Behind Kool-Aid's 'leap of faith' Gillette SNL skit

The brand featured in a parody of Procter & Gamble's toxic masculinity ad over the weekend.

Take two minutes out of your day to watch (or re-watch) Saturday Night Live’s Gillette skit.

The show perfectly parodied Procter & Gamble’s viral toxic masculinity ad with the Kool-Aid Man.

It left fans in tears. But what viewers didn’t see was the last-minute scramble to pull together the hilarious segment.

"We got a call from SNL on Wednesday night with an urgent request to get their hands on the one and only Kool-Aid Man," said Tom Smith, group managing director at The Kraft-Heinz Company’s agency mcgarrybowen Chicago.

They had seen a recent holiday collaboration with Lil Jon, and tracked team members based on the credits in the press. The big challenge was to get Kool-Aid Man from Chicago to New York in one day and "be willing to take a leap of faith that they would feature him in a positive way."

He continued: "There is a lot of latent love for him, and we are constantly seeking opportunities to not just crash through walls on TV anymore, but also crash culture in meaningful ways. An appearance on SNL is a prime example of Kool-Aid Man’s ability to transcend advertising and connect with people in an unexpected way."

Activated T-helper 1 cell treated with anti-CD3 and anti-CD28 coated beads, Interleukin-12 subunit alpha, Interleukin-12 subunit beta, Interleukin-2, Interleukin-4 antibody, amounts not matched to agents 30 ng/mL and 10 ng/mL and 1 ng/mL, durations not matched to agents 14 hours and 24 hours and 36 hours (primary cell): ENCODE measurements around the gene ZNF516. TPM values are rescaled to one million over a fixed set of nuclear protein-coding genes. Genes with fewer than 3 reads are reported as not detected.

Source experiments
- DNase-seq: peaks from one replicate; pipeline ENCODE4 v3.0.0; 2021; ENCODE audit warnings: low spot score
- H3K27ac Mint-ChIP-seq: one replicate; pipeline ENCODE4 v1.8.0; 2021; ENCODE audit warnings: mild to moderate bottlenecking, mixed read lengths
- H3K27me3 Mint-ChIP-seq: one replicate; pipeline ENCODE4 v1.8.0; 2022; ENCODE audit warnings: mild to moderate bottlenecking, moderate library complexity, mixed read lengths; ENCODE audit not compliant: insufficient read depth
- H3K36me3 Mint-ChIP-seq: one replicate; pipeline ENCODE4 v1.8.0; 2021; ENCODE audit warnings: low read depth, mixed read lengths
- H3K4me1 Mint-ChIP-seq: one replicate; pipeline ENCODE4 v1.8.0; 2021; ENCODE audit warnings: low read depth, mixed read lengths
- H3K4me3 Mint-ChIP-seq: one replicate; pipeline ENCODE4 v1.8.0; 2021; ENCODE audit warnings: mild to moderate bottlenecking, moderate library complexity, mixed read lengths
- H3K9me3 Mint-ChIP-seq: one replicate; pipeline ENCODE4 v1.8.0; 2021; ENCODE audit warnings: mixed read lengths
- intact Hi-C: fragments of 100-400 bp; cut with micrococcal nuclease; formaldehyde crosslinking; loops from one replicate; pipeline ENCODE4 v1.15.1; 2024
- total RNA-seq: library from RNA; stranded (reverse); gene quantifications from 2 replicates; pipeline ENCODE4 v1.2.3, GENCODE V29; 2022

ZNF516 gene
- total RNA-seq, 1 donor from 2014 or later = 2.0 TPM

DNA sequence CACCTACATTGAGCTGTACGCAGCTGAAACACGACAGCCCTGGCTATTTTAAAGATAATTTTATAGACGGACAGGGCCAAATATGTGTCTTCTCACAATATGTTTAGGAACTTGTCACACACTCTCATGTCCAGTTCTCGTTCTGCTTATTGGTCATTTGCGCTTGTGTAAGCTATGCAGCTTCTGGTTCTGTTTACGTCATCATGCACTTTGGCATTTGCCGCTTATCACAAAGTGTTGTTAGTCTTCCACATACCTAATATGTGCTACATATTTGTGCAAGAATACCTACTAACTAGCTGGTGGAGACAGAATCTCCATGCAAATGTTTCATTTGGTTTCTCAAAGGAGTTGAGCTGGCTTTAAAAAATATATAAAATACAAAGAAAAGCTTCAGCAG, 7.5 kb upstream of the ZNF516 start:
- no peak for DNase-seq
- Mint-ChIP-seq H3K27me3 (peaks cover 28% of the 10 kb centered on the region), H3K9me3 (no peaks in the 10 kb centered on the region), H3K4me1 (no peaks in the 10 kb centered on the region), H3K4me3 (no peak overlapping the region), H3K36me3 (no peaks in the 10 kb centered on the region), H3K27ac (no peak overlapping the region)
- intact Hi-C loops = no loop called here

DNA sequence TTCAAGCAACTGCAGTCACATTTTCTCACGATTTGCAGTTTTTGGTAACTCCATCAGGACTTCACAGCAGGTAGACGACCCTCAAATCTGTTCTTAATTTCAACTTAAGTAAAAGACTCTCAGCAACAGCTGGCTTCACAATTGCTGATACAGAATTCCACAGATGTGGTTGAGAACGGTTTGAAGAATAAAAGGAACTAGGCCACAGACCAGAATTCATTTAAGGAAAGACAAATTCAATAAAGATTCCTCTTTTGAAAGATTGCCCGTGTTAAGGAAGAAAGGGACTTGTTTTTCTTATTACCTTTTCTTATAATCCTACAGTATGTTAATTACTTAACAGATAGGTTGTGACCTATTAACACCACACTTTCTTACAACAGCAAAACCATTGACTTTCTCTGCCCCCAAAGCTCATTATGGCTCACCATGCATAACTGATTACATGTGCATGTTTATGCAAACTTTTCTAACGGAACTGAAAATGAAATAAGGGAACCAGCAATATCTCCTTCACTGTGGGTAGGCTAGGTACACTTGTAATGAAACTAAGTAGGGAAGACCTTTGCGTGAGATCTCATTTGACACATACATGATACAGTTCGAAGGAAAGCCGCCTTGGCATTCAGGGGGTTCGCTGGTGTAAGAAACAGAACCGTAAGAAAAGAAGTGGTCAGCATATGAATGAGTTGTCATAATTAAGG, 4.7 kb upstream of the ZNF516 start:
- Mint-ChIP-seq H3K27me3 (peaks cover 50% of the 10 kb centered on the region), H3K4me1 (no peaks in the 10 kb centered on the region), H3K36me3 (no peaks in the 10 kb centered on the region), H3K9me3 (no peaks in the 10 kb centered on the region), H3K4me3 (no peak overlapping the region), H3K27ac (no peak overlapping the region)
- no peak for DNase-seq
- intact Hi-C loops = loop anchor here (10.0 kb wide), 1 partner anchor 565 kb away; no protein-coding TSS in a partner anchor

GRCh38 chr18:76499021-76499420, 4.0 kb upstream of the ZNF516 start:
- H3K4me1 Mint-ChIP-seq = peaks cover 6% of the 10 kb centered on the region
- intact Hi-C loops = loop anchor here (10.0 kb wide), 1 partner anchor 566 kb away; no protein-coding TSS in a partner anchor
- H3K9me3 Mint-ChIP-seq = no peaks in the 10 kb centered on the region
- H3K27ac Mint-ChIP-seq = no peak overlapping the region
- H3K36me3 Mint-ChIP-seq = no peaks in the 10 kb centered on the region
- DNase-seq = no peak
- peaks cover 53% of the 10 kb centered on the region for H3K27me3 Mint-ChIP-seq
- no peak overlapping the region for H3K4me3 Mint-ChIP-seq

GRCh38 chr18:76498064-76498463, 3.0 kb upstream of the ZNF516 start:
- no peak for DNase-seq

So far, the SNL appearance has garnered 28 media placements (including this one) in outlets resulting in 174 million total earned media impressions.

The overall coverage has been a positive nod to Kool-Aid Man’s ability to bring the fun to any situation.

Smith added: "As a brand, we are constantly looking for fresh ways to connect with audiences while staying true to those things that make Kool-Aid Man so unique.

"The SNL appearance not only helped us reignite the latent love with his existing fans, but also gave us a stage to introduce and build that love with the next generation."

Subscribe today for just $89 a year

Get the very latest news and insight from Campaign with unrestricted access to , plus get exclusive discounts to Campaign events

Become a subscriber


The latest work, news, advice, comment and analysis, sent to you every day

register free